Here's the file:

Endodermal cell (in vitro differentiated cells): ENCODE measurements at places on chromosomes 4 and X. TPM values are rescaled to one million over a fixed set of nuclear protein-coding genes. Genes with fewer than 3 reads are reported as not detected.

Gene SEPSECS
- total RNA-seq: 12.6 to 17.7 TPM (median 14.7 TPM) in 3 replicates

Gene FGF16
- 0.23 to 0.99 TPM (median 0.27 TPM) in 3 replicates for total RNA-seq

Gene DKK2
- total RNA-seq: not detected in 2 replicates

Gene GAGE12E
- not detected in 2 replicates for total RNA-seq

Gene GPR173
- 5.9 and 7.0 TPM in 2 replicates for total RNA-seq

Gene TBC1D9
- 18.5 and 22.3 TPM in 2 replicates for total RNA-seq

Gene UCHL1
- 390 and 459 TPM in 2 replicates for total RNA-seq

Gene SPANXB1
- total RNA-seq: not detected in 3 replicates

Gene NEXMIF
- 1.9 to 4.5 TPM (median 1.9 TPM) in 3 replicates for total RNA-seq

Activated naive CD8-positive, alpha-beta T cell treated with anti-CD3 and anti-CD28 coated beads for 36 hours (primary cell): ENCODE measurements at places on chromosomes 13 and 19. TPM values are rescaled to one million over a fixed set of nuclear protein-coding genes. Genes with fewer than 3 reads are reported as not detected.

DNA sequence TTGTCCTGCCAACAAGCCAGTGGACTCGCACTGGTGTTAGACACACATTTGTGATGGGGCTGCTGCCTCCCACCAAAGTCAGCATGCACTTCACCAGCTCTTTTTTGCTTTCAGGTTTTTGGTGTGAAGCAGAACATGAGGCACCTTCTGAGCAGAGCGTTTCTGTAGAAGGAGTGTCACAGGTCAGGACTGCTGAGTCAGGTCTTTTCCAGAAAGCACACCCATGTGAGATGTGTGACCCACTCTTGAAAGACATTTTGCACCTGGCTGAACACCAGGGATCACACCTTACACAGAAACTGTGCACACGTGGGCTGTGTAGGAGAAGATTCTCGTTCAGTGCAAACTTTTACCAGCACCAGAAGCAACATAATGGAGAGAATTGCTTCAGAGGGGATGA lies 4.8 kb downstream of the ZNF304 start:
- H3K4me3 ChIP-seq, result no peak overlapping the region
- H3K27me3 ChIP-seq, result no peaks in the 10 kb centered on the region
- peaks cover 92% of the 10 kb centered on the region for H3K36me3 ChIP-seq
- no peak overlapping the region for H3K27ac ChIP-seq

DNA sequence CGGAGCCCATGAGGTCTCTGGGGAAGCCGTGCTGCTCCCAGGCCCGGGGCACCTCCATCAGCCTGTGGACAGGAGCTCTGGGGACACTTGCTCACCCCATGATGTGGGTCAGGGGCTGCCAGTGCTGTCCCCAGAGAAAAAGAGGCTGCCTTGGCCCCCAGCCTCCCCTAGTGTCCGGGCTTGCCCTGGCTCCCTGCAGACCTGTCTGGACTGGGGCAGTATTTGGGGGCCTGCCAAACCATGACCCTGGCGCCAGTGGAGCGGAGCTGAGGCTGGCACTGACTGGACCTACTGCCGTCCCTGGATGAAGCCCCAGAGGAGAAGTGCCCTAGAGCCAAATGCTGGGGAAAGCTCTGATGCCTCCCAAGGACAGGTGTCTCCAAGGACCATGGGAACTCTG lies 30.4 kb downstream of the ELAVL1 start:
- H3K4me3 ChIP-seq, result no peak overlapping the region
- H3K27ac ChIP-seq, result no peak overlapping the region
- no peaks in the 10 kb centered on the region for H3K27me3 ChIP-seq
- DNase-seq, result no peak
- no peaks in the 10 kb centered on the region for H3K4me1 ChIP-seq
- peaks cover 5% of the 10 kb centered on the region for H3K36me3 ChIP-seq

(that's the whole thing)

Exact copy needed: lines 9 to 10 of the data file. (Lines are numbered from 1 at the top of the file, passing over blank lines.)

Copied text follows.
- not detected in 2 replicates for total RNA-seq

Gene GPR173